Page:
What started as an informal inquiry into supply chain software vendor i2 Technologies' finances has turned into a full-blown investigation by the US Securities and Exchange Commission - even as i2 announced that it faced delisting from the Nasdaq stock exchange and was scrambling to reaudit its finances for the last several years.
In February, the SEC opened an inquiry into i2's revenue recognition and financial reporting practices. Last week, the ailing software maker quietly announced that the SEC had opened a formal investigation into its finances. The company said it intended to co-operate fully.
At the time, i2 also announced that it would delay filing its annual Form 10-K for 2002 and would notify the SEC accordingly. i2 explained in a statement that the delay was due to its decision to reaudit financial statements for fiscal years 1999, 2000 and 2001. i2 had warned previously that the reaudit could affect the fourth-quarter 2002 results it announced last month.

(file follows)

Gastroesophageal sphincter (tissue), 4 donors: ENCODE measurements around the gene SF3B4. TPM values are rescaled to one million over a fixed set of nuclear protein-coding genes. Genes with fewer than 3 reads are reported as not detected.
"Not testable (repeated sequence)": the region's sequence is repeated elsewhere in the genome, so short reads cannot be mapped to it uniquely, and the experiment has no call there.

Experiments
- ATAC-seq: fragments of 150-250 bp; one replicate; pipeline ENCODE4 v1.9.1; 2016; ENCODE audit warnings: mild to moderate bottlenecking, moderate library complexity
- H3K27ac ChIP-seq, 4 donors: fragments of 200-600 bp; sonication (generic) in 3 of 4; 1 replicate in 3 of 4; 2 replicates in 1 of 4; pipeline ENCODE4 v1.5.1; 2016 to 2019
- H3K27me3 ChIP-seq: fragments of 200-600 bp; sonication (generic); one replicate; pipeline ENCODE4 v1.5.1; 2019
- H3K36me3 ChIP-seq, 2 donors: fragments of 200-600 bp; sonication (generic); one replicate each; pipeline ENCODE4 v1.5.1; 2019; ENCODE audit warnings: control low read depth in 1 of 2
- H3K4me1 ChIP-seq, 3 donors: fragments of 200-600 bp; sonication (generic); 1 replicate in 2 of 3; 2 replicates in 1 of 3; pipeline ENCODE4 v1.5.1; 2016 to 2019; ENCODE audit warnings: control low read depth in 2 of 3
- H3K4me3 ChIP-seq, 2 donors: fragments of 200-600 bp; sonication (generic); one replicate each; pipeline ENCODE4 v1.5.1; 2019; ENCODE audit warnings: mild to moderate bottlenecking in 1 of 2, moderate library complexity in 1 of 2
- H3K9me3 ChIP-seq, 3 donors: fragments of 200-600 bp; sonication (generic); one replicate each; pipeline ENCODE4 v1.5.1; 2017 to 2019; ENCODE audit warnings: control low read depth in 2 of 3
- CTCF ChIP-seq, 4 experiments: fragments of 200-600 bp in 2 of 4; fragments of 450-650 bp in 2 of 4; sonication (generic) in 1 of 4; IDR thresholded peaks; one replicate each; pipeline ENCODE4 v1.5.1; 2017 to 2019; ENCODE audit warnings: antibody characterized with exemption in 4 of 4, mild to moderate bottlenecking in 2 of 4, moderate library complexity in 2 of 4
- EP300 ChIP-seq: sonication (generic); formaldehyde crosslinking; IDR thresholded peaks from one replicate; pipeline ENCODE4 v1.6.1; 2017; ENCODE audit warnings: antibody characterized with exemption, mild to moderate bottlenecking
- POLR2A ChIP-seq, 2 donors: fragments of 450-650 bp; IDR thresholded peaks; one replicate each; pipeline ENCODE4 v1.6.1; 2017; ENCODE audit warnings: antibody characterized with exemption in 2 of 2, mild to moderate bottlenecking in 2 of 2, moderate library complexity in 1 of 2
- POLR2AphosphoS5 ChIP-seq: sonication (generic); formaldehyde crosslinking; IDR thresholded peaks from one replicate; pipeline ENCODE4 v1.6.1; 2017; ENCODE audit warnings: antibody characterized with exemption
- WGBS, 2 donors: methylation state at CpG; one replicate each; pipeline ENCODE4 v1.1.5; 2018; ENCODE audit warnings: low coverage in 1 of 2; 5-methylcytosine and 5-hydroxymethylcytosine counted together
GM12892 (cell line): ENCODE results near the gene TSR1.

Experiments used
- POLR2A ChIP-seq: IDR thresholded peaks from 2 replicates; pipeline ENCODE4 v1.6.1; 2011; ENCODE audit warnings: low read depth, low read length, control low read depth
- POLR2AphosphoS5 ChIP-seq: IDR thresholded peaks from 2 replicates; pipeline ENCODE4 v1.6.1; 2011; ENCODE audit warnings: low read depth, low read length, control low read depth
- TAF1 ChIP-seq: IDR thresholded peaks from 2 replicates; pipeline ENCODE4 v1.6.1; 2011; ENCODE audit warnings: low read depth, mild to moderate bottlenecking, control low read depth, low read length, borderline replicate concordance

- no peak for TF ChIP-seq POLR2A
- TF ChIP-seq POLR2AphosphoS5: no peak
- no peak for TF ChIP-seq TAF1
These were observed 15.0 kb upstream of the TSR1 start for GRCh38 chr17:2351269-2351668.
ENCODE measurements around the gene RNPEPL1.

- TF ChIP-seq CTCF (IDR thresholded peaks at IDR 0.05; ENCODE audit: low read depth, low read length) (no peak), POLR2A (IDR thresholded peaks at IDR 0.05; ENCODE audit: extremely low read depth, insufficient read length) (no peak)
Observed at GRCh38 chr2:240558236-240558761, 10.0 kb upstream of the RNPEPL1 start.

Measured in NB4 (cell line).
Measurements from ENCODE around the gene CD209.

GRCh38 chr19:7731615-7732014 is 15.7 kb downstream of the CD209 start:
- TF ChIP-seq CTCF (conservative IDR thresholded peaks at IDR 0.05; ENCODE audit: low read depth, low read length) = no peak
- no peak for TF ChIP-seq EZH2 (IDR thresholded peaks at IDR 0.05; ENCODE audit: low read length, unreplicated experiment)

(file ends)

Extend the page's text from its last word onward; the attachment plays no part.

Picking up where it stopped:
The Dallas-based company expects to complete the audits by June, although not in time to file its 2002 Form 10-K to meet Nasdaq's reporting requirements. As a result, it said it "expects to become subject to Nasdaq delisting proceedings." The company had previously received a delisting notification from Nasdaq, but it had been withdrawn.
The reaudit and SEC probe leave i2's exact financial condition somewhat uncertain. "While the reaudits have not been completed and i2 cannot be certain of their eventual outcome with regard to amounts or periods affected, the company currently believes that material adjustments to its previously reported financial results will be required," i2 said.
The company also advised investors not to rely on its previously reported 10-K annual or quarterly 10-Q numbers for 1999 through to September 2002.
Last week, law firm Cauley Geller Bowman Coates & Rudman announced that it had filed a class-action lawsuit against i2 in the US District Court for the Northern District of Texas on behalf of company investors. The lawsuit was launched over what was described as a "series of material misrepresentations" by i2 over its finances during the past three years that artificially inflated the value of its stock.